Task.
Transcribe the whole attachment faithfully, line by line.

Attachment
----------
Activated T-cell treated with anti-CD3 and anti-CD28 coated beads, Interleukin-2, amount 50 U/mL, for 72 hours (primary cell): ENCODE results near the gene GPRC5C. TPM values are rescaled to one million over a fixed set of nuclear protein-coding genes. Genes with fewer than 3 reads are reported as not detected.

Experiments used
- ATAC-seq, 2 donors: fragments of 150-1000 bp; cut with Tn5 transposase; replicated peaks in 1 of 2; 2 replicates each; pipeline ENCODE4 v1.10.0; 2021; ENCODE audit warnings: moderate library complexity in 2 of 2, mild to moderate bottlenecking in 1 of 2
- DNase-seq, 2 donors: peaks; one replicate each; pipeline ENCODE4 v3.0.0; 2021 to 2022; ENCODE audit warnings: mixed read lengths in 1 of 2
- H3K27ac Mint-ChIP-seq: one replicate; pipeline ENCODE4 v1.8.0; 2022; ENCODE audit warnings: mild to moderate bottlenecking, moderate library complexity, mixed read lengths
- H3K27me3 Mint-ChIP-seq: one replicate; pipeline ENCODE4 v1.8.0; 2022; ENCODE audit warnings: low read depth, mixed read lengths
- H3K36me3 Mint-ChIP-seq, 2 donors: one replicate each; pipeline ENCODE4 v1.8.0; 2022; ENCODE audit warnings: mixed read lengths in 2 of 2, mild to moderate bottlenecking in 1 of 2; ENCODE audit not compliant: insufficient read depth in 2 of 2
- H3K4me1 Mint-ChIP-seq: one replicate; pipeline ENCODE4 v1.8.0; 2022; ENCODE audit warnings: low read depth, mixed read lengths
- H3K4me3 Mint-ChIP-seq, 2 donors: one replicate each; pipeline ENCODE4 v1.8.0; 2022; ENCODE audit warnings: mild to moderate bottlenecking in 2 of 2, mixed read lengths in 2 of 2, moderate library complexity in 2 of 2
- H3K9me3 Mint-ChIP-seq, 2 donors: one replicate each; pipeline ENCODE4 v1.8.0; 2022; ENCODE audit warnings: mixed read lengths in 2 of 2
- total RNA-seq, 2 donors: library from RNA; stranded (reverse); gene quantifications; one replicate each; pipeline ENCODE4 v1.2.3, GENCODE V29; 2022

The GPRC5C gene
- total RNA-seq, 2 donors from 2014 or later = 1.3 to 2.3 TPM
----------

Activated T-cell treated with anti-CD3 and anti-CD28 coated beads, Interleukin-2, amount 50 U/mL, for 72 hours (primary cell): ENCODE results near the gene GPRC5C. TPM values are rescaled to one million over a fixed set of nuclear protein-coding genes. Genes with fewer than 3 reads are reported as not detected.

Experiments used
- ATAC-seq, 2 donors: fragments of 150-1000 bp; cut with Tn5 transposase; replicated peaks in 1 of 2; 2 replicates each; pipeline ENCODE4 v1.10.0; 2021; ENCODE audit warnings: moderate library complexity in 2 of 2, mild to moderate bottlenecking in 1 of 2
- DNase-seq, 2 donors: peaks; one replicate each; pipeline ENCODE4 v3.0.0; 2021 to 2022; ENCODE audit warnings: mixed read lengths in 1 of 2
- H3K27ac Mint-ChIP-seq: one replicate; pipeline ENCODE4 v1.8.0; 2022; ENCODE audit warnings: mild to moderate bottlenecking, moderate library complexity, mixed read lengths
- H3K27me3 Mint-ChIP-seq: one replicate; pipeline ENCODE4 v1.8.0; 2022; ENCODE audit warnings: low read depth, mixed read lengths
- H3K36me3 Mint-ChIP-seq, 2 donors: one replicate each; pipeline ENCODE4 v1.8.0; 2022; ENCODE audit warnings: mixed read lengths in 2 of 2, mild to moderate bottlenecking in 1 of 2; ENCODE audit not compliant: insufficient read depth in 2 of 2
- H3K4me1 Mint-ChIP-seq: one replicate; pipeline ENCODE4 v1.8.0; 2022; ENCODE audit warnings: low read depth, mixed read lengths
- H3K4me3 Mint-ChIP-seq, 2 donors: one replicate each; pipeline ENCODE4 v1.8.0; 2022; ENCODE audit warnings: mild to moderate bottlenecking in 2 of 2, mixed read lengths in 2 of 2, moderate library complexity in 2 of 2
- H3K9me3 Mint-ChIP-seq, 2 donors: one replicate each; pipeline ENCODE4 v1.8.0; 2022; ENCODE audit warnings: mixed read lengths in 2 of 2
- total RNA-seq, 2 donors: library from RNA; stranded (reverse); gene quantifications; one replicate each; pipeline ENCODE4 v1.2.3, GENCODE V29; 2022

The GPRC5C gene
- total RNA-seq, 2 donors from 2014 or later = 1.3 to 2.3 TPM